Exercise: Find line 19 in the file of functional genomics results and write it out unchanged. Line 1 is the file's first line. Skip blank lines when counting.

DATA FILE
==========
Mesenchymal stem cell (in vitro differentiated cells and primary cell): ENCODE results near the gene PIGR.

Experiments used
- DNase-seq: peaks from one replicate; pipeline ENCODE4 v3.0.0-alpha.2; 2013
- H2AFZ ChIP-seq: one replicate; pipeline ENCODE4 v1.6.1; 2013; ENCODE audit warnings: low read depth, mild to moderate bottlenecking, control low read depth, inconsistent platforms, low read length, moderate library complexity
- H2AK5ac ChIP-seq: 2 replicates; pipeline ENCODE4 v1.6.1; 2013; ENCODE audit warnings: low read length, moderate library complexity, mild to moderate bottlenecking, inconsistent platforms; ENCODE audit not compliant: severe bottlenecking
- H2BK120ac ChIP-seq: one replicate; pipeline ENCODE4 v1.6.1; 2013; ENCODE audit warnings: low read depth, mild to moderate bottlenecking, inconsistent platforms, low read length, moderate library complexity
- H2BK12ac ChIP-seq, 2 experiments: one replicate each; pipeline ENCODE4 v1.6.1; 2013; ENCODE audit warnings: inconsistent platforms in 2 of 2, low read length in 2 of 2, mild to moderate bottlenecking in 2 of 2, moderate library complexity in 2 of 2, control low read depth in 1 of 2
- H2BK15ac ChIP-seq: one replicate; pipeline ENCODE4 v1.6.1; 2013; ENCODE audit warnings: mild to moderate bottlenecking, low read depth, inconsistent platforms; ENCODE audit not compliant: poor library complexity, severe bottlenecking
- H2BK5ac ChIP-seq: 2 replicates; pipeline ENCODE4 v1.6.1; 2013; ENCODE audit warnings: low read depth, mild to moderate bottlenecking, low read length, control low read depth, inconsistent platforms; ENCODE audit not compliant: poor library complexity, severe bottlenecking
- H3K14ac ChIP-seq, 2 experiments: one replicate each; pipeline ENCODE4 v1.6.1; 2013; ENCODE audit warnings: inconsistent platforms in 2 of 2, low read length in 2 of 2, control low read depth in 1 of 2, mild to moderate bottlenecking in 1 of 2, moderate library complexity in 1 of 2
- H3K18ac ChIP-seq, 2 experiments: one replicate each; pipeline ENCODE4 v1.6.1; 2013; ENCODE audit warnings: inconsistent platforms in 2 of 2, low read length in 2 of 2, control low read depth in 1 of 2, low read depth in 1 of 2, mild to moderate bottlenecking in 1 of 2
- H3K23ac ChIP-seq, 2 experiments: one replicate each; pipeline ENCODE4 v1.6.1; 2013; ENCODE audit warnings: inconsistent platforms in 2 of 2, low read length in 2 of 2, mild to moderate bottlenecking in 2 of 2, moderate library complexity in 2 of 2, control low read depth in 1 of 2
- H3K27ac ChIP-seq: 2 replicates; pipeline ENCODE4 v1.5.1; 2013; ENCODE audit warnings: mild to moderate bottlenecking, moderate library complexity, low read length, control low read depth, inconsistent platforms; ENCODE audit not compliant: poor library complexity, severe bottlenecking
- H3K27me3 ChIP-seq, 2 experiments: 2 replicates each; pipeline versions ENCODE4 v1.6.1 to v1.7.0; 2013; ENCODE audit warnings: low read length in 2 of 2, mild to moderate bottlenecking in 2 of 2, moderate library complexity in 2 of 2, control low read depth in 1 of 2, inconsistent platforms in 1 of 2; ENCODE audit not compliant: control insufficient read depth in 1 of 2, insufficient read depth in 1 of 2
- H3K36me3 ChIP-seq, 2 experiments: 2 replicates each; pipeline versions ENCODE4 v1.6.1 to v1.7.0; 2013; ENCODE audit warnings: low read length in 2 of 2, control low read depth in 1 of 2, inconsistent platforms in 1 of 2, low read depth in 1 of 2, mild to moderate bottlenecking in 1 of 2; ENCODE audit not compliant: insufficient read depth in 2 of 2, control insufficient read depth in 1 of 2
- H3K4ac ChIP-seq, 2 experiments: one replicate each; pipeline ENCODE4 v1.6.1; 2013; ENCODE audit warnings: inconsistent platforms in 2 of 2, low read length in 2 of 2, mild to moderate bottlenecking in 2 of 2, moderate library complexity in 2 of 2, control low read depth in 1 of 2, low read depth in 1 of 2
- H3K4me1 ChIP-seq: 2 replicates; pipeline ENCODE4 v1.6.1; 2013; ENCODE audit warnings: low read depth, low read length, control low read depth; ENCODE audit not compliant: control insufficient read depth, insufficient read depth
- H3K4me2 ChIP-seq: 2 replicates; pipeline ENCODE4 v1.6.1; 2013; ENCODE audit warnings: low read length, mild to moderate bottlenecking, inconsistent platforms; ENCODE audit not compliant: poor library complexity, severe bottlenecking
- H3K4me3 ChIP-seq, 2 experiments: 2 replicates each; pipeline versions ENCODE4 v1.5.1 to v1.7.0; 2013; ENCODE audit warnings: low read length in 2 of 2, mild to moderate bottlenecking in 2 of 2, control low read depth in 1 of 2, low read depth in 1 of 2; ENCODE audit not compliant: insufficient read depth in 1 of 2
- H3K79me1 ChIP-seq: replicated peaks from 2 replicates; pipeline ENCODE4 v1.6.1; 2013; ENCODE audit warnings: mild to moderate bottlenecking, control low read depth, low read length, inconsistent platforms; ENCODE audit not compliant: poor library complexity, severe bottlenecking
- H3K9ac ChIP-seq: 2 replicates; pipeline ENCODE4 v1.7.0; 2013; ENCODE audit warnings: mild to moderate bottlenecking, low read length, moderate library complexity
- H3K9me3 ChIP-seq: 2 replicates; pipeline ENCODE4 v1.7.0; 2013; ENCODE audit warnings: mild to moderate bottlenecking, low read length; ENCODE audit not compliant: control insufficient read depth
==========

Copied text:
- H3K4me3 ChIP-seq, 2 experiments: 2 replicates each; pipeline versions ENCODE4 v1.5.1 to v1.7.0; 2013; ENCODE audit warnings: low read length in 2 of 2, mild to moderate bottlenecking in 2 of 2, control low read depth in 1 of 2, low read depth in 1 of 2; ENCODE audit not compliant: insufficient read depth in 1 of 2